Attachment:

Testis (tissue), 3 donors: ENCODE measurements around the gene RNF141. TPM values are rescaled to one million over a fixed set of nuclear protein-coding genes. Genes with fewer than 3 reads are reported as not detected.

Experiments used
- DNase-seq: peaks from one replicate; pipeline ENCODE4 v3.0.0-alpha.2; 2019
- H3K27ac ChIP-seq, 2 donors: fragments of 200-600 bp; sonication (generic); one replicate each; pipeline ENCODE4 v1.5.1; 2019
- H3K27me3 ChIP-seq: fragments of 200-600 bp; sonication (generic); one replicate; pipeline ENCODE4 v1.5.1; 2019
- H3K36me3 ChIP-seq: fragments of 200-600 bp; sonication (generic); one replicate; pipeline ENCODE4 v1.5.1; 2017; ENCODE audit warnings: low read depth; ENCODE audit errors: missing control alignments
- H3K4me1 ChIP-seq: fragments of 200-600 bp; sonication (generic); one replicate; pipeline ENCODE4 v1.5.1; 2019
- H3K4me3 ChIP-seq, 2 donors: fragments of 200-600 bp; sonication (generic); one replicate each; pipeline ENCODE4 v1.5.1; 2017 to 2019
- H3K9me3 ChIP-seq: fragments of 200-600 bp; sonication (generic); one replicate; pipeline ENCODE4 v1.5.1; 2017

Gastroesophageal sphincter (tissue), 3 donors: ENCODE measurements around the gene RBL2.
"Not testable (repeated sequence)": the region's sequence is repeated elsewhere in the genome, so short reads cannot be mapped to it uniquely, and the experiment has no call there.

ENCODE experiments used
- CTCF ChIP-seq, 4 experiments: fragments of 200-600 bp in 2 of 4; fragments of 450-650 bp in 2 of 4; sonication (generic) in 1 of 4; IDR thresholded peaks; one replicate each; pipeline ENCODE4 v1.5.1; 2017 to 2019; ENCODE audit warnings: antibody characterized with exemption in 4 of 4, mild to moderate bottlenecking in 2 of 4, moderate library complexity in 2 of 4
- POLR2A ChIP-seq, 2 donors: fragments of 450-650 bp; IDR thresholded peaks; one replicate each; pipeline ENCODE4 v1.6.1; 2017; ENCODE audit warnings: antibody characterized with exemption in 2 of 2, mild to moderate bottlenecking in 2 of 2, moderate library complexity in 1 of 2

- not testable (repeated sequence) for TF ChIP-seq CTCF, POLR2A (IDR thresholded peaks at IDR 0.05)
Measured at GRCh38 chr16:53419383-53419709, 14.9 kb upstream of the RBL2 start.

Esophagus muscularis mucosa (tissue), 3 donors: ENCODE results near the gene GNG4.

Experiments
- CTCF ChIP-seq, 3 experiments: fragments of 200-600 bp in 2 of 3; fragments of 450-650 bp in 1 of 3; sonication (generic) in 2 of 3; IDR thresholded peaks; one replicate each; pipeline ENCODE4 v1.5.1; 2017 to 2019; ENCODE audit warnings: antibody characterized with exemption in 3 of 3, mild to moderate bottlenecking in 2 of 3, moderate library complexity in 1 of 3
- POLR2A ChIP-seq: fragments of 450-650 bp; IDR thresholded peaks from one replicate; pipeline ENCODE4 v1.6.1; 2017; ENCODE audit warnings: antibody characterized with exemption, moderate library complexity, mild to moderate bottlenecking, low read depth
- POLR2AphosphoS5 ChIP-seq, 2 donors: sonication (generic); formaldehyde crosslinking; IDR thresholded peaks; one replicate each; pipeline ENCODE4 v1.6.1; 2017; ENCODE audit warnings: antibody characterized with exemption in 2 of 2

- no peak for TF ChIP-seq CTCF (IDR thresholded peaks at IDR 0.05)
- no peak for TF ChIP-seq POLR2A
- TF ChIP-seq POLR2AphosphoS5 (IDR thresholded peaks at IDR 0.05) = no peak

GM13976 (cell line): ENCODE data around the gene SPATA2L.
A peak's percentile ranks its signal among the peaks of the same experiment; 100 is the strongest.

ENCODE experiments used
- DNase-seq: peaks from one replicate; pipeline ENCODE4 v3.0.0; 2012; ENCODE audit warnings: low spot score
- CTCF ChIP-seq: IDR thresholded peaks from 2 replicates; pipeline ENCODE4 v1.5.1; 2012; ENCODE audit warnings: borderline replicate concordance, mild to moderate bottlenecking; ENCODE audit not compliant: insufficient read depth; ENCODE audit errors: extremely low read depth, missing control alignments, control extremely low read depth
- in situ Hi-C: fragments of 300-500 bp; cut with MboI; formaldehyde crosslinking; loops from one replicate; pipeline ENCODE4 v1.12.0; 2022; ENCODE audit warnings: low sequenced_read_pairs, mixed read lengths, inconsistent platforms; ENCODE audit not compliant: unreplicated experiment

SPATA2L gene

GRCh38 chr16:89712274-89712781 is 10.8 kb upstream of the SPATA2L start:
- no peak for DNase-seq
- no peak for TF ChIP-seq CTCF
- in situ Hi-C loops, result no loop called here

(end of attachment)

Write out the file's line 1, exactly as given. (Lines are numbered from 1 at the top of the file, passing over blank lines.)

Testis (tissue), 3 donors: ENCODE measurements around the gene RNF141. TPM values are rescaled to one million over a fixed set of nuclear protein-coding genes. Genes with fewer than 3 reads are reported as not detected.